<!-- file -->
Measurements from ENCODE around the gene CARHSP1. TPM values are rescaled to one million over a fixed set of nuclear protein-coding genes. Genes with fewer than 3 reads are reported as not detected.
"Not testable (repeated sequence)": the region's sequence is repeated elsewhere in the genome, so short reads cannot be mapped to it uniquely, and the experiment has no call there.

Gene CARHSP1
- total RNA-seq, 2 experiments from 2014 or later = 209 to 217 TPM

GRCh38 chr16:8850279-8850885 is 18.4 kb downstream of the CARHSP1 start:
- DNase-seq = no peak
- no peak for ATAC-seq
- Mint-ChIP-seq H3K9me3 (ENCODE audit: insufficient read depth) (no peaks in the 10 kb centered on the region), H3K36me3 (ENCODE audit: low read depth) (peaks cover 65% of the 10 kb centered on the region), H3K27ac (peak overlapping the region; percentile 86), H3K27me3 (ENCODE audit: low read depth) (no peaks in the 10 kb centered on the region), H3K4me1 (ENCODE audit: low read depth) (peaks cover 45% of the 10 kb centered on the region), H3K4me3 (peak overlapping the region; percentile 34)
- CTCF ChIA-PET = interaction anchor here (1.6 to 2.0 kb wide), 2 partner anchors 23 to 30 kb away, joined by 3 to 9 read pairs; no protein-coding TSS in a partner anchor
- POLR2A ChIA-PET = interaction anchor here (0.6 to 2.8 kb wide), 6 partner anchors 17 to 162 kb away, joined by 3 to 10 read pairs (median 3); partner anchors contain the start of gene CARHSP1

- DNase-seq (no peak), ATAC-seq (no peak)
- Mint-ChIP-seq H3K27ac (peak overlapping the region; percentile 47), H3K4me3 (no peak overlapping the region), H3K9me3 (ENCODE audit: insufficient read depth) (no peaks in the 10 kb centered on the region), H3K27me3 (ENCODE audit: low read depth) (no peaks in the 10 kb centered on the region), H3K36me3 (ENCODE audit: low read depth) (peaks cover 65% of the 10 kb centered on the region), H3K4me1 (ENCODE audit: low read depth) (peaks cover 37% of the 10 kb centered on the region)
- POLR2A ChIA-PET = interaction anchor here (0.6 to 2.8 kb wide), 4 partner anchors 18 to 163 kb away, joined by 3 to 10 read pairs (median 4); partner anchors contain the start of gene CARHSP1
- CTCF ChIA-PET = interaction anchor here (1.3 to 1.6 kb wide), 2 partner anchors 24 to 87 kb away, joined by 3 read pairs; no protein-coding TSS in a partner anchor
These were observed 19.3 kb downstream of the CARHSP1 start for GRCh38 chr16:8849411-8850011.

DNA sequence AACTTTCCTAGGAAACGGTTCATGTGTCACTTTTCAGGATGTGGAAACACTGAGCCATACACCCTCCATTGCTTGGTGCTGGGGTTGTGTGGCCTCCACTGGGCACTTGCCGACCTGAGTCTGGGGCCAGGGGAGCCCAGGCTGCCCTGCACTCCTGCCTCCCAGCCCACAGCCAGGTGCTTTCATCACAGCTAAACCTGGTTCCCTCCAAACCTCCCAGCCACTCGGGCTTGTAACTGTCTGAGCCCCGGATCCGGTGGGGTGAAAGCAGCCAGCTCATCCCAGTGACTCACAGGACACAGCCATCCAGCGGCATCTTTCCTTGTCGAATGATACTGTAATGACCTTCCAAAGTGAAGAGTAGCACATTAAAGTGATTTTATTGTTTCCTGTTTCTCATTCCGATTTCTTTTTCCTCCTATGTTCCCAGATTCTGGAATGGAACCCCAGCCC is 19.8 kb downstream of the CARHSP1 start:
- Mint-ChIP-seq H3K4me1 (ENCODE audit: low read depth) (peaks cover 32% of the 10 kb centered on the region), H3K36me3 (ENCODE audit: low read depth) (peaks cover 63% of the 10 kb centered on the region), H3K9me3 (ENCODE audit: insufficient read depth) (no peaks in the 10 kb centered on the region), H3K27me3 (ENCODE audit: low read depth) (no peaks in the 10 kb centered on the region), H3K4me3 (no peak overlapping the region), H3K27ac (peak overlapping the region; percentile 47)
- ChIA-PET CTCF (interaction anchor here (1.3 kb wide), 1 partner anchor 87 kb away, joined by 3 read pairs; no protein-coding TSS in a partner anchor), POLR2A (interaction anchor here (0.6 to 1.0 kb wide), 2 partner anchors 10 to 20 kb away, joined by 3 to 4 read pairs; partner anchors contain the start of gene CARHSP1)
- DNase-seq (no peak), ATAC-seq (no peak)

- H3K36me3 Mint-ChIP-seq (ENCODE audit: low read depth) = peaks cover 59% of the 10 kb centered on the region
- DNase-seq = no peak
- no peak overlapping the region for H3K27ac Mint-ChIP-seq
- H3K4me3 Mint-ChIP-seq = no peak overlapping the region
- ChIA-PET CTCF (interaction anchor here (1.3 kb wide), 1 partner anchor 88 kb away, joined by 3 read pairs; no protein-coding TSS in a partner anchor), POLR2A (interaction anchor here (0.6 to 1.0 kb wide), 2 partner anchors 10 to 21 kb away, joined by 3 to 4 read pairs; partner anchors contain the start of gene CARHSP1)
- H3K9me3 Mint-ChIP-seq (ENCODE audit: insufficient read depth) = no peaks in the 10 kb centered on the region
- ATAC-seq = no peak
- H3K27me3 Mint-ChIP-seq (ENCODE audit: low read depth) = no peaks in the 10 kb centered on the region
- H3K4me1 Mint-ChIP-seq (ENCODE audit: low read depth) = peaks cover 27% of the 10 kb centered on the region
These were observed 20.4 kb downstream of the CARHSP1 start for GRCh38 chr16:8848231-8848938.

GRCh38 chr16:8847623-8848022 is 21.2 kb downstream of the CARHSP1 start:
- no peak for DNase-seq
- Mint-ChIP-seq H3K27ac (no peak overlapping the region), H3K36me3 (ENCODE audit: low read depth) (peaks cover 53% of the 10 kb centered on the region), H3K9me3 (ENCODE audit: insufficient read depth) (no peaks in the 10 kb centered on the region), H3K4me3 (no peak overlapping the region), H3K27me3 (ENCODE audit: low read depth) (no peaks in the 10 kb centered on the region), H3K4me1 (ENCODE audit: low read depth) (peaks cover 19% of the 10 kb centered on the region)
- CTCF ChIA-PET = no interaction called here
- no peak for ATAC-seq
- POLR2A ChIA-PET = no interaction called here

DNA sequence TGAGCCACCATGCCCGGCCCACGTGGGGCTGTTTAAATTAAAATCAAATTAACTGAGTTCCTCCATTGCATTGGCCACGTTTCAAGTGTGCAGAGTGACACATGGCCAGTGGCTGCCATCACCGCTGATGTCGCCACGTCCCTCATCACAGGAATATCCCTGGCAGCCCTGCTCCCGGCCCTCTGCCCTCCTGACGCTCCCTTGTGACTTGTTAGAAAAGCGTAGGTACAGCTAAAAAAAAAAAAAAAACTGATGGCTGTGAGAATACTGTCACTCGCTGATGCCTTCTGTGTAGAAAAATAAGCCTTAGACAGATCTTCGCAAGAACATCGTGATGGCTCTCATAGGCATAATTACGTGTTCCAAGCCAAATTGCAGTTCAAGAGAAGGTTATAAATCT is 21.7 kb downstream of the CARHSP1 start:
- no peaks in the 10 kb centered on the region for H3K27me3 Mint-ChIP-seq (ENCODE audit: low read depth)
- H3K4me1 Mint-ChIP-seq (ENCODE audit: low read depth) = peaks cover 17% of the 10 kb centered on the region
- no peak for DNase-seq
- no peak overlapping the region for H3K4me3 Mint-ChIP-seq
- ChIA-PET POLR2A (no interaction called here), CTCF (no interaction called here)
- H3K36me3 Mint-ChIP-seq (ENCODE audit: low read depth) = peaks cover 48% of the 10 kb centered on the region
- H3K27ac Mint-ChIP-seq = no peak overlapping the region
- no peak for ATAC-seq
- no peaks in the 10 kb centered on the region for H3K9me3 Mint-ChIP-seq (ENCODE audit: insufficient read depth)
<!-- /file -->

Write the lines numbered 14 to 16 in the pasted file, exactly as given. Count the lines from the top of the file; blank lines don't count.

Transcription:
- CTCF ChIA-PET = interaction anchor here (1.3 to 1.6 kb wide), 2 partner anchors 24 to 87 kb away, joined by 3 read pairs; no protein-coding TSS in a partner anchor
These were observed 19.3 kb downstream of the CARHSP1 start for GRCh38 chr16:8849411-8850011.

DNA sequence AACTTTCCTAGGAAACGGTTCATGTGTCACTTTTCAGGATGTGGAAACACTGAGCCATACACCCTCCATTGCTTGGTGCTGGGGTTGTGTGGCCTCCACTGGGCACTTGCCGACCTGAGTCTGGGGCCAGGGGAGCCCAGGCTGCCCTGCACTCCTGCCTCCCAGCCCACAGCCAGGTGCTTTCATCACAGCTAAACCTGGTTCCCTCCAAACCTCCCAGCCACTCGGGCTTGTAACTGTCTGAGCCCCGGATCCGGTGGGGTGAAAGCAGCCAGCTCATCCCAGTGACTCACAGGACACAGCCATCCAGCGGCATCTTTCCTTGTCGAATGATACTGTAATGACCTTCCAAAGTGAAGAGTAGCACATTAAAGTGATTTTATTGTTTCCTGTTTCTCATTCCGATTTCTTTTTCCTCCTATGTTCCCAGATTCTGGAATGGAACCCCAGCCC is 19.8 kb downstream of the CARHSP1 start: